The wartime girls.

Vrouwen in de Tweede Wereldoorlog


Grandmother of Duchess of Cambridge was working at Bletchley Park during the war

As a young girl, the Duchess of Cambridge would often ask her paternal grandmother: “Granny, what did you do in the war?”
Recently Kate Middleton found out that her grandmother worked at Bletchley Park. The house where the famous Enigma-machine was decoded. When the Duchess of Cambridge visited Bletchley Park, she met Miss Marion Body, who was a colleague of her grandmother. Both women were witnesses when the message came in that Japan had surrendered. Valerie Glassborow, as the grandmother of the Duchess was called, worked together with her twinsister for Y Service at Bletchley.

The Telegraph has published an interesting article about this discovery and the wartime of Valerie Glassborow . Read more on:

www.telegraph.co.uk/news/uknews/kate-middleton/10910188/Duchess-of-Cambridge-learns-grandmothers-wartime-past.html

Advertenties


Dame Vera Lynn breaks chart record aged 97 with album of wartime hits

She was a very populair singer in World War II, Dame Vera Lynn. Especially with the troops which led to her nickname “Sweetheart of the Voices”. But today it turns out she is still populair with the public as her album proves. At the moment Vera Lynn has reached number 13 in the chart with Vera Lynn: National Treasure – The Ultimate Collection.

The album includes more than 40 tracks, including We’ll Meet Again and The White Cliffs Of Dover, and has now beaten the likes of Pharrell, the Arctic Monkeys and rapper 50 Cent whose new album missed out on the top 20.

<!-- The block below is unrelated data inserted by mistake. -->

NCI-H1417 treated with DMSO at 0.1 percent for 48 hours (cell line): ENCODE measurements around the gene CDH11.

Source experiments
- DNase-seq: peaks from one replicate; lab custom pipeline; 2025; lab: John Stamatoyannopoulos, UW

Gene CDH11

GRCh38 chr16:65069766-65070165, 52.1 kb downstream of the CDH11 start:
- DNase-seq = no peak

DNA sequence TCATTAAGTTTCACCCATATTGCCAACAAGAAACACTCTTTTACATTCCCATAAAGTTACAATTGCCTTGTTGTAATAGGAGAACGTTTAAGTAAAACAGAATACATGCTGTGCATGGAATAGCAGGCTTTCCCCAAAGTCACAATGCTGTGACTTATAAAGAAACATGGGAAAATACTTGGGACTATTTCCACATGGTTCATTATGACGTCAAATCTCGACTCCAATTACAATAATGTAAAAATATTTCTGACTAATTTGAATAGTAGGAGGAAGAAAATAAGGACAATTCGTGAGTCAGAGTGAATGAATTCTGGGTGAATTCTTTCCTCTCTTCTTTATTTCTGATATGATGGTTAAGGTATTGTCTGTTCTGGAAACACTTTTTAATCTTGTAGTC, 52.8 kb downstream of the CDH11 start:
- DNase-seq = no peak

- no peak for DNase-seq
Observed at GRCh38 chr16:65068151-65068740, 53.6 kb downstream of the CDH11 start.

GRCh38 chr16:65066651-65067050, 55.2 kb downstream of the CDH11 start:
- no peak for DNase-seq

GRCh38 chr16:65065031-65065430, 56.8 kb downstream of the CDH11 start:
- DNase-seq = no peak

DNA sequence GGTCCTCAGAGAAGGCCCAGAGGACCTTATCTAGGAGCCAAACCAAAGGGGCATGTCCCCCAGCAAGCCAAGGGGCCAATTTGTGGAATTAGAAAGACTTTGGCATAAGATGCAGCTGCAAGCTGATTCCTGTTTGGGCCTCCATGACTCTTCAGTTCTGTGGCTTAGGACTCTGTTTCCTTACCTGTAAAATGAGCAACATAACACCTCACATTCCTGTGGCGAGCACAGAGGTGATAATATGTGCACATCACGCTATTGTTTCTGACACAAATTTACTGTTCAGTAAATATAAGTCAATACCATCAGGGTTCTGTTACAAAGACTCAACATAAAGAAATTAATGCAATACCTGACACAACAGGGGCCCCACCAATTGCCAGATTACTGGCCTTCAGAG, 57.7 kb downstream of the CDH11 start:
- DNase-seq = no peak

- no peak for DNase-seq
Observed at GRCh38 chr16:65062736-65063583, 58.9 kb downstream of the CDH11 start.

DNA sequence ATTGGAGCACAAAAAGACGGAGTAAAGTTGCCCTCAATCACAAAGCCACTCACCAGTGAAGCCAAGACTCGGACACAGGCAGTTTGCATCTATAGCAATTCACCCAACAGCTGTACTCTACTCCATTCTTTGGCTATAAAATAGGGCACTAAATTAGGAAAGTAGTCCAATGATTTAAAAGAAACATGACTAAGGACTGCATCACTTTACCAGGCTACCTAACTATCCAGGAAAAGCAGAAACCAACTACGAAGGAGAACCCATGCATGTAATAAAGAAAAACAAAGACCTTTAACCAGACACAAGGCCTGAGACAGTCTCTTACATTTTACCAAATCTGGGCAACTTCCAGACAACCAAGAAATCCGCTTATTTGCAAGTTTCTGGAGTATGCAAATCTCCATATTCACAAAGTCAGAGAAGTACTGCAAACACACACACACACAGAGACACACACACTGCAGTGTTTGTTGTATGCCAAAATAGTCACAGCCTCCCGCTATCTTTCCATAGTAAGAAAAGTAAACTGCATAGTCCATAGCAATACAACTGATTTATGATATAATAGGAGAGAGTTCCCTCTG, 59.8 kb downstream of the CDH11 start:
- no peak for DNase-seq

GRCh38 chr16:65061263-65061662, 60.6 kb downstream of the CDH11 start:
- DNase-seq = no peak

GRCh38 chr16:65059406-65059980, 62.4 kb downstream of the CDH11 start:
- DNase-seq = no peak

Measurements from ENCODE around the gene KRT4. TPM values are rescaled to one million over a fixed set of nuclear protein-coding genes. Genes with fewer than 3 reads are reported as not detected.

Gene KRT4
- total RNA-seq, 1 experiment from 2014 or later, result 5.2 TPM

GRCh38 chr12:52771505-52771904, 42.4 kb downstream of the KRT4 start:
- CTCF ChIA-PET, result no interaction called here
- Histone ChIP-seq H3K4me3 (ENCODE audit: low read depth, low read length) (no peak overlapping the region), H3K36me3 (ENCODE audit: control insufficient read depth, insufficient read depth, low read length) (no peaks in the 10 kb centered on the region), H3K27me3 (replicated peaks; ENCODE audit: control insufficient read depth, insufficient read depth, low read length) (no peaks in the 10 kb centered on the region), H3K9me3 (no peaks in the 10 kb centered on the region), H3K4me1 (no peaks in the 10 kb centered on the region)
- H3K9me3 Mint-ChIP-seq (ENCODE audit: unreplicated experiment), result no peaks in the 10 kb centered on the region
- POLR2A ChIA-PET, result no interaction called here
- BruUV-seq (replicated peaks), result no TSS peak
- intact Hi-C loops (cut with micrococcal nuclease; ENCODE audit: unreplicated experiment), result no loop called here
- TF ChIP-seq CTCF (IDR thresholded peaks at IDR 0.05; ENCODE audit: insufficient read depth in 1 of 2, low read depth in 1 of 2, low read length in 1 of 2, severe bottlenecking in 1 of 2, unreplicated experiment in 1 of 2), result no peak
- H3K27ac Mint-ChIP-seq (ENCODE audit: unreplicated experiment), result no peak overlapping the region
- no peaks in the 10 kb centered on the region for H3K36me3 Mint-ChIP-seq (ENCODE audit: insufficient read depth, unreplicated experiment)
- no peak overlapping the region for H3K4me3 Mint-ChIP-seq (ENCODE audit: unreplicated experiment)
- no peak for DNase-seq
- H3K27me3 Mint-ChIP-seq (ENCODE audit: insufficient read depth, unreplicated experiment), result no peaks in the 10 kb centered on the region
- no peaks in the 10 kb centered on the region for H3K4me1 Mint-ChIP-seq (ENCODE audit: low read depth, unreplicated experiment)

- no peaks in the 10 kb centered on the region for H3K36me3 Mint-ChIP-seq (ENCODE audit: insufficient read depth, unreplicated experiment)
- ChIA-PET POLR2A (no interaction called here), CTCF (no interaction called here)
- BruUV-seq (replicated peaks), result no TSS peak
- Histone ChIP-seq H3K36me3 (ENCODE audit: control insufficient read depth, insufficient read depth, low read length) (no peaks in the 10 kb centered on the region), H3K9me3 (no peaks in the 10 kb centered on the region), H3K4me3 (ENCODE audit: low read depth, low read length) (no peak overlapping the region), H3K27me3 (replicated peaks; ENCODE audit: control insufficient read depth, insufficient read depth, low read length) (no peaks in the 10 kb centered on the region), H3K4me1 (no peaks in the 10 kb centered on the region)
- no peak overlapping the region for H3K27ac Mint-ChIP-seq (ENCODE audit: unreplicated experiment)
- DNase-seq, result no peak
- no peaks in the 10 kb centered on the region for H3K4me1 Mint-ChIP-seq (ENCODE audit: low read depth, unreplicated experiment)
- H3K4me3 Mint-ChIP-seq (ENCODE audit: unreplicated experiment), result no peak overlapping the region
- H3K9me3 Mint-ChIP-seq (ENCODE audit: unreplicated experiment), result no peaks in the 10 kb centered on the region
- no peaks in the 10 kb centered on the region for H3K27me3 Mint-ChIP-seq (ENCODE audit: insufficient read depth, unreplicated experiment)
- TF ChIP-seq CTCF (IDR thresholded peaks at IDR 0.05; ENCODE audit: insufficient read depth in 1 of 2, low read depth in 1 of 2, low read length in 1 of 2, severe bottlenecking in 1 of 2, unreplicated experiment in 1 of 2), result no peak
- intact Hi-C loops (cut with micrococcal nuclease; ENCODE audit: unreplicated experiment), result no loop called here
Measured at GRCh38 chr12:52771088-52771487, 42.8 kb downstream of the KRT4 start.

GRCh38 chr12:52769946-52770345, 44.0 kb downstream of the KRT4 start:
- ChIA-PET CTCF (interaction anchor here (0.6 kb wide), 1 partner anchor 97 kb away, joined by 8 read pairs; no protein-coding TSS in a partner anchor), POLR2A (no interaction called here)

http://www.telegraph.co.uk/culture/music/music-news/

We'll_Meet_Again_-_The_Very_Best_of_Vera_Lynn


The women reporters determined to cover World War Two

Women correspondents accredited by the US Army: Mary Welsh, Dixie Tighe, Kathleen Harriman, Helen Kirkpatrick, Lee Miller, and Tania Long

Women correspondents accredited by the US Army: Mary Welsh, Dixie Tighe, Kathleen Harriman, Helen Kirkpatrick, Lee Miller, and Tania Long

“It is necessary that I report on this war,” writer Martha Gellhorn fumed in an angry letter to military authorities. She was not the only one. Gellhorn was one of many female war correspondents. Together with other women like Margaret Bourke White and Therese Bonney the coverder the war for the people at home. Some with pen and paper, others with their camera’s. They were even present at D-Day in Normandy and joined the American Army all the way to Berlin.

BBC-Chief international correspondent Lyce Doucet wrote a good article about these women reporters: www.bbc.com/news/magazine